Social Care Report ‘Wake Up Call To Government’ – LGA

Commenting on the CSCI report, State of Social Care, Cllr David Rogers, chair of the Local Government Association’s Community Wellbeing Board, said: “This report exposes the deeply worrying trends within social care.

Councils will hope it proves to be a wake up call to the Government, which has starved the sector of investment for far too long.

“Central government funding – which accounts for a significant proportion of a council’s budget – has not kept pace with the needs of an ageing population. The withdrawal of services is an issue many people are rightly concerned about. Councils want to provide high quality social care at the right time and in the right place. Authorities also want to deliver the best possible support to carers and service providers who do such an important job in often difficult circumstances.

“A lack of funding means councils have been placed in the invidious position of withdrawing some services because they have been forced to concentrate resources on people with the most severe needs. Through our Fair Care campaign, the LGA is lobbying government to provide the necessary resources to meet the expectations of people who rely on care and those that provide it.  

“Unless the Government takes urgent action, older people may not receive basic care to help them stay at home by April 2009. Hundreds of thousands could lose or have to pay for the little services that mean so much, like help with washing or getting dressed.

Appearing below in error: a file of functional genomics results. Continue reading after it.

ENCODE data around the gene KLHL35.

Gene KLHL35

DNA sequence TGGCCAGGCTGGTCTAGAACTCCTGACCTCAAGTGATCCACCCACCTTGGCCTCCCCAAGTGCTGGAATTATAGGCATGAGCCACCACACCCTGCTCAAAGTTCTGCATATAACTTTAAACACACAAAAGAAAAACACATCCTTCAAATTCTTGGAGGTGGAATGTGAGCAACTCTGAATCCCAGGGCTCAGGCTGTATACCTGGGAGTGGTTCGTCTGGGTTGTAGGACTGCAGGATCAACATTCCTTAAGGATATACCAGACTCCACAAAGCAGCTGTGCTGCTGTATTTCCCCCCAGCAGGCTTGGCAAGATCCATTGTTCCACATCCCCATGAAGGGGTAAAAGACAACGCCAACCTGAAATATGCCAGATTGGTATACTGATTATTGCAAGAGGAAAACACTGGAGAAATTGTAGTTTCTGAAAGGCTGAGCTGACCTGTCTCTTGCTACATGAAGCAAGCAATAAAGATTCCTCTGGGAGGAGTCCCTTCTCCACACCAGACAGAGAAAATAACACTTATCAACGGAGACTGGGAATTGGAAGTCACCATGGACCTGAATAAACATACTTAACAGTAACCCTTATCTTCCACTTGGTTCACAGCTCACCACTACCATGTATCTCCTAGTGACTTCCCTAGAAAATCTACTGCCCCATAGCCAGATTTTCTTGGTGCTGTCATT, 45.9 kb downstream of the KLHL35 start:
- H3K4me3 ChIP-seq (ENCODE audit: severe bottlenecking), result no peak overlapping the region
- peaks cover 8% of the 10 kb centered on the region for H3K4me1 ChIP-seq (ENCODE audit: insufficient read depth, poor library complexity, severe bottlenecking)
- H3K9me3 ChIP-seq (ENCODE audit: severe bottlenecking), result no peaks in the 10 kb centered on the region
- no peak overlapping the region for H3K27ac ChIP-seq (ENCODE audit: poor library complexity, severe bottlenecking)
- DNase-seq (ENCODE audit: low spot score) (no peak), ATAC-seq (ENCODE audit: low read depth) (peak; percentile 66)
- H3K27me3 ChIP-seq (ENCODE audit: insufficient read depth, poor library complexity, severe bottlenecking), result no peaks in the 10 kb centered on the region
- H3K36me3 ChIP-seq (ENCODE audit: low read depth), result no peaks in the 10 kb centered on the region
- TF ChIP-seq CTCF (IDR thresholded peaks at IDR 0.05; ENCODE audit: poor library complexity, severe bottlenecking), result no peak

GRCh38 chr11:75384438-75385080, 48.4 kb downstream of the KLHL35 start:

“There must be a serious debate about how the care needs of an ageing population are funded. Support for services such as social care through the general grant has increased by just14 per cent since 1997/98. Council tax payers, including millions of older people, have had to pick up the tab and they simply cannot afford to pay any more. It is to the credit of people working in social care that services are improving year on year in such difficult circumstances.”

On the commission’s findings that NHS budget deficits in some areas were impacting on services, Cllr Rogers said: “It is not our place to comment on the financial problems of some NHS trusts, but we do not expect the council tax payer to pay for them. We need to bring decision making between health and social care much closer together and make all public service leaders accountable to the people they serve. Only then will we avoid a repeat of the recent cost shunting that has led to cuts in services.”